CUDA - Threads


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In this chapter, we will learn about the CUDA threads. To proceed, we need to first know how resources are assigned to blocks.

Resource Assignment to Blocks

Execution resources are assigned to threads per block. Resources are organized into Streaming Multiprocessors (SM). Multiple blocks of threads can be assigned to a single SM. The number varies with CUDA device. For example, a CUDA device may allow up to 8 thread blocks to be assigned to an SM. This is the upper limit, and it is not necessary that for any configuration of threads, a SM will run 8 blocks.

For example, if the resources of a SM are not sufficient to run 8 blocks of threads, then the number of blocks that are assigned to it is dynamically reduced by the CUDA runtime. Reduction is done on block granularity. To reduce the amount of threads assigned to a SM, the number of threads is reduced by a block.

In recent CUDA devices, a SM can accommodate up to 1536 threads. The configuration depends upon the programmer. This can be in the form of 3 blocks of 512 threads each, 6 blocks of 256 threads each or 12 blocks of 128 threads each. The upper limit is on the number of threads, and not on the number of blocks.

Thus, the number of threads that can run parallel on a CUDA device is simply the number of SM multiplied by the maximum number of threads each SM can support. In this case, the value comes out to be SM x 1536.

Synchronization between Threads

The CUDA API has a method, __syncthreads() to synchronize threads. When the method is encountered in the kernel, all threads in a block will be blocked at the calling location until each of them reaches the location.

What is the need for it? It ensure phase synchronization. That is, all the threads of a block will now start executing their next phase only after they have finished the previous one. There are certain nuances to this method. For example, if a __syncthreads statement, is present in the kernel, it must be executed by all threads of a block. If it is present inside an if statement, then either all the threads in the block go through the if statement, or none of them does.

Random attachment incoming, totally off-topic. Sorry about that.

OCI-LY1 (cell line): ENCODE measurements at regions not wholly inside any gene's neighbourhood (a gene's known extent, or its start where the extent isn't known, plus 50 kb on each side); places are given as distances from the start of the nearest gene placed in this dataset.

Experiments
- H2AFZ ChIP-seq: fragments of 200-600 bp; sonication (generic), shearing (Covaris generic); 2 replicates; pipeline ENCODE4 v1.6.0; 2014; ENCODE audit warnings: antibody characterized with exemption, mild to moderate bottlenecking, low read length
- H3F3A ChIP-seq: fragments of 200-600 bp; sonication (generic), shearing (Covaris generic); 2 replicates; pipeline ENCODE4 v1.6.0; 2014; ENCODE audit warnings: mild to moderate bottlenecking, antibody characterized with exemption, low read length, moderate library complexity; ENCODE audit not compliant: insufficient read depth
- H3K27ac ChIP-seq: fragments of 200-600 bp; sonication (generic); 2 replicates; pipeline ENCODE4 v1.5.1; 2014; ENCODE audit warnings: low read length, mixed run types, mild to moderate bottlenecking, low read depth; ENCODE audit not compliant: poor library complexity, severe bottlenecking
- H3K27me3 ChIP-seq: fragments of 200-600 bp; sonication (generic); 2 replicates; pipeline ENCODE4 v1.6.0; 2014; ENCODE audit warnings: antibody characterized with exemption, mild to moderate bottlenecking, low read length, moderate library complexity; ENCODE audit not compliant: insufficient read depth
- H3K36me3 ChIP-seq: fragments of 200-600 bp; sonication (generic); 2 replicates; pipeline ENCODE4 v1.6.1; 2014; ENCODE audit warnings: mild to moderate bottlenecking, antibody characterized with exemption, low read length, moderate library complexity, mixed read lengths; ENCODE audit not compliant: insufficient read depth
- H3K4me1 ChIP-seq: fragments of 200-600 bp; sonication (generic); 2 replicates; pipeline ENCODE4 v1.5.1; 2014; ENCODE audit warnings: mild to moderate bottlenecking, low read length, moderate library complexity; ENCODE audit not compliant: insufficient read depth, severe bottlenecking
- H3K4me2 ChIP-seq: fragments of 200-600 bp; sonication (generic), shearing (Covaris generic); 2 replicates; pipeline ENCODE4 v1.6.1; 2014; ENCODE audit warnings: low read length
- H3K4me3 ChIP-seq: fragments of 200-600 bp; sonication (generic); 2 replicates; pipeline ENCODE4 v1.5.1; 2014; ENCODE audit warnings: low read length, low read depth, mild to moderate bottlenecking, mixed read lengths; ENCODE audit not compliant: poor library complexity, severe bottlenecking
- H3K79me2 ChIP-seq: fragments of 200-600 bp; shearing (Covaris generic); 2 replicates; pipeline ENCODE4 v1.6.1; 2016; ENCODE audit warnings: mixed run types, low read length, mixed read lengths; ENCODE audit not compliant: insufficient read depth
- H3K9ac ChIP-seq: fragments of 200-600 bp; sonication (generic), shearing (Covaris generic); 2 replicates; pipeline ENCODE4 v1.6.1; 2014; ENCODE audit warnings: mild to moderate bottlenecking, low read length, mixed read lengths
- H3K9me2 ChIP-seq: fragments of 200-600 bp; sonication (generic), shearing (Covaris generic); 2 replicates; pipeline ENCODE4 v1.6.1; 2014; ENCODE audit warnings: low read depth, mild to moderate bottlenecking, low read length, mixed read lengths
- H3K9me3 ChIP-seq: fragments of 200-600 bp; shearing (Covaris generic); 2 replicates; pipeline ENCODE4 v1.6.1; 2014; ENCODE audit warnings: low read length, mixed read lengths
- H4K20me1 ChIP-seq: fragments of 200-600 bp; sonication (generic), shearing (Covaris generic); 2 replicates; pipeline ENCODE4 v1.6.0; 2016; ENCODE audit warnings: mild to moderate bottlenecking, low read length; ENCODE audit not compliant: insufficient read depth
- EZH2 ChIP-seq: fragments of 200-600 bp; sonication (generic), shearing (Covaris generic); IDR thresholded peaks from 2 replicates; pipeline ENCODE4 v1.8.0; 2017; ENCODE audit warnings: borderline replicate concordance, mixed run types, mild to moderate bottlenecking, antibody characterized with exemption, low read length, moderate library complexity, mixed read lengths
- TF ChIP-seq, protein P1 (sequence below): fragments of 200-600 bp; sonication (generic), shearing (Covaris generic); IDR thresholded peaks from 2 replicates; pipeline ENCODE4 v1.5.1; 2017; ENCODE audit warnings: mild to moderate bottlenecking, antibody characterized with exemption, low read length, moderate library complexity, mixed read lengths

If an if-then-else statement is present inside the kernel, then either all the threads will take the if path, or all the threads will take the else path. This is implied. As all the threads of a block have to execute the sync method call, if threads took different paths, then they will be blocked forever.

It is the duty of the programmer to be wary of such conditions that may arise.

Thread Scheduling

After a block of threads is assigned to a SM, it is divided into sets of 32 threads, each called a warp. However, the size of a warp depends upon the implementation. The CUDA specification does not specify it.

Here are some important properties of warps −

  • A warp is a unit of thread scheduling in SMs. That is, the granularity of thread scheduling is a warp. A block is divided into warps for scheduling purposes.

  • A SM is composed of many SPs (Streaming Processors). These are the actual CUDA cores. Normally, the number of CUDA cores in a SM is less than the total number of threads that are assigned to it. Thus the need for scheduling.

  • While a warp is waiting for the results of a previously executed long-latency operation (like data fetch from the RAM), a different warp that is not waiting and is ready to be assigned is selected for execution. This means that threads are always scheduled in a group.

  • If more than one warps are on the ready queue, then some priority mechanism can be used for assignment. One such method is the round-robin.

  • A warp consists of threads with consecutive threadIdx.x values. For example, threads of the first warp will have threads ids b/w 0 to 31. Threads of the second warp will have thread ids from 32-63.

  • All threads in a warp follow the SIMD model. SIMD stands for ‘Single Instruction, Multiple Data’. It is different when compared to SPMD. In SIMD, each thread is executing the same instruction of a kernel at any given time. But the data is always different.

Latency Tolerance

A lot of processor time goes waste if while a warp is waiting, another warp is not scheduled. This method of utilizing in the latency time of operations with work from other warps is called latency tolerance.

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